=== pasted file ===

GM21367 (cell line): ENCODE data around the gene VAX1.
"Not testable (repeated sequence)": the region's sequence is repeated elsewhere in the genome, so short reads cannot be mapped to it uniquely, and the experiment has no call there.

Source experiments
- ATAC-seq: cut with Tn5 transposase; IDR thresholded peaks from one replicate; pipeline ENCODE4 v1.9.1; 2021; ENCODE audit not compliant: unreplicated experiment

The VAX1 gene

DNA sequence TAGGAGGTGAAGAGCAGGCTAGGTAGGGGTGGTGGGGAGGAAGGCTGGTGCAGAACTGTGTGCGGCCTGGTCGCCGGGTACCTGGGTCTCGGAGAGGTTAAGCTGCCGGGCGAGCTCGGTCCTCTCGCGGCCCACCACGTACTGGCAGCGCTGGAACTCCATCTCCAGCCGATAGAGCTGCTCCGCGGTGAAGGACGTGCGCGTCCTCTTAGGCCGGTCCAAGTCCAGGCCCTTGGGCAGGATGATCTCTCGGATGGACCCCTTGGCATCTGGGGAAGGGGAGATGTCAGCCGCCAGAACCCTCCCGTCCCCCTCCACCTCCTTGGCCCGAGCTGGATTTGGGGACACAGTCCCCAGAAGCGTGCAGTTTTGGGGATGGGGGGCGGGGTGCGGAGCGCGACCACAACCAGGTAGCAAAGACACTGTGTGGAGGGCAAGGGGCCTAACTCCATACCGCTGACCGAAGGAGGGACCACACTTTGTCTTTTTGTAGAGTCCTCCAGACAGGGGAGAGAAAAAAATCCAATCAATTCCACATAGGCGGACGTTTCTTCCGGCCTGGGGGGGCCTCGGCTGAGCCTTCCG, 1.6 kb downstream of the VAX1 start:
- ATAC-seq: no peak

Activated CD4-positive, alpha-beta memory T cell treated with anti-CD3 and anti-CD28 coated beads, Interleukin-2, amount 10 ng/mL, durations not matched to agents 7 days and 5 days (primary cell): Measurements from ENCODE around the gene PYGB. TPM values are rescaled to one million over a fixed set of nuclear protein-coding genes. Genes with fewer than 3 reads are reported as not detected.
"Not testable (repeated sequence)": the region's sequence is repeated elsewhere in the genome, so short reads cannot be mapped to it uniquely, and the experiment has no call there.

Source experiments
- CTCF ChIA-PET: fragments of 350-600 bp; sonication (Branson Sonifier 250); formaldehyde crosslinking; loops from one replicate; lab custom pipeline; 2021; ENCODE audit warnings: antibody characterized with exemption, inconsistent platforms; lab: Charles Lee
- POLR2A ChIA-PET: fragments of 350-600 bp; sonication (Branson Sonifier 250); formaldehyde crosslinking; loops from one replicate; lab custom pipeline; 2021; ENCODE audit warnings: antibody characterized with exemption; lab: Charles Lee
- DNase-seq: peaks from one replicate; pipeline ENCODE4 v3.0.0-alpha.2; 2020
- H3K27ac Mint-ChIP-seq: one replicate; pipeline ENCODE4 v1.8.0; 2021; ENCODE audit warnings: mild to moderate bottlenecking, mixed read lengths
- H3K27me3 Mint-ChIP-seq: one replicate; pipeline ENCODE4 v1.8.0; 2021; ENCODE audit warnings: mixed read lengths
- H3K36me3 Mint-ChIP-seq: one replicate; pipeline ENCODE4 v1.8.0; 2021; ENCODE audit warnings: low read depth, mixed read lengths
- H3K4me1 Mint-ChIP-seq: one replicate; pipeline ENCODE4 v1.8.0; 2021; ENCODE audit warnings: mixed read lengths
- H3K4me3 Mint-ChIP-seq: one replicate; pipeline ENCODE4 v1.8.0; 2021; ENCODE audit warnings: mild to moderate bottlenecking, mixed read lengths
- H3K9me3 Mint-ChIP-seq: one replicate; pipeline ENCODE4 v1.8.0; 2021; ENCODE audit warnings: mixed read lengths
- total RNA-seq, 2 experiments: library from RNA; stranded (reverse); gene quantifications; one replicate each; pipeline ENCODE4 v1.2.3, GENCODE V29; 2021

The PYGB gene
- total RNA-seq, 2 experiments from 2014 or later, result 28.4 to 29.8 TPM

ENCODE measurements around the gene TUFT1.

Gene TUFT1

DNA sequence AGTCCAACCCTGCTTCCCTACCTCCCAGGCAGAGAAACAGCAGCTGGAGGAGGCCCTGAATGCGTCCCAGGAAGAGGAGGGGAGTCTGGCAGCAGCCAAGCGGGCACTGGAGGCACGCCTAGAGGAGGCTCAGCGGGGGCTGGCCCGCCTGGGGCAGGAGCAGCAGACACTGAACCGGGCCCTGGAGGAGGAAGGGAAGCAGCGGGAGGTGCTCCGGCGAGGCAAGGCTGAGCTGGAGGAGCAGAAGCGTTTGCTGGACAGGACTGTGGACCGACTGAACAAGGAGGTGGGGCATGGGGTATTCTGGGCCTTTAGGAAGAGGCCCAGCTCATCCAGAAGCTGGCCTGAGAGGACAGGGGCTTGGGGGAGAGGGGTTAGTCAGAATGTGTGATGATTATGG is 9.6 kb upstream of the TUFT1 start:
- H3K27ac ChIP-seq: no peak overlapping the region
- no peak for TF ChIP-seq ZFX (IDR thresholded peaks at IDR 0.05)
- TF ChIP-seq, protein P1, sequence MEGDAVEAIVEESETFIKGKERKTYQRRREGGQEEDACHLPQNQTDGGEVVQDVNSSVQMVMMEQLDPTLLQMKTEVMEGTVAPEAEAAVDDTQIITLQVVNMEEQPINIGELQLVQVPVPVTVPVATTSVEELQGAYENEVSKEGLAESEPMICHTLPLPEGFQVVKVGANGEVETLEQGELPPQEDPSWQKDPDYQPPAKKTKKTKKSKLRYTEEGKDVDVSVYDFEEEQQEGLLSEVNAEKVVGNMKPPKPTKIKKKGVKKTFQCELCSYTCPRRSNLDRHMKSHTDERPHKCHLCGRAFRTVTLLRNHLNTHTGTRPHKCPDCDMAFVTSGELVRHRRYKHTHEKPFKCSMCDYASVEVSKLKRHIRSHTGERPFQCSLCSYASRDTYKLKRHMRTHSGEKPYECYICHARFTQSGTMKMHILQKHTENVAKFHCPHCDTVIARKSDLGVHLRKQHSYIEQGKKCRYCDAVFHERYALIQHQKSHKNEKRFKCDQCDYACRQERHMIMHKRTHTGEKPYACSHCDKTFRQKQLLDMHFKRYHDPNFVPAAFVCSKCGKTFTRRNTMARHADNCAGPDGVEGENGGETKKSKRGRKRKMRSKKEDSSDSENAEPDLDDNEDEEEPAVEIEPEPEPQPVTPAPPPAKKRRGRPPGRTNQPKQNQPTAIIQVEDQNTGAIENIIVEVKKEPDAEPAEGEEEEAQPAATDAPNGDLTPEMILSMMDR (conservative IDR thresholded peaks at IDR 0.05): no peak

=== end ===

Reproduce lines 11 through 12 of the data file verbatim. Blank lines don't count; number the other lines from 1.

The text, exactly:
- CTCF ChIA-PET: fragments of 350-600 bp; sonication (Branson Sonifier 250); formaldehyde crosslinking; loops from one replicate; lab custom pipeline; 2021; ENCODE audit warnings: antibody characterized with exemption, inconsistent platforms; lab: Charles Lee
- POLR2A ChIA-PET: fragments of 350-600 bp; sonication (Branson Sonifier 250); formaldehyde crosslinking; loops from one replicate; lab custom pipeline; 2021; ENCODE audit warnings: antibody characterized with exemption; lab: Charles Lee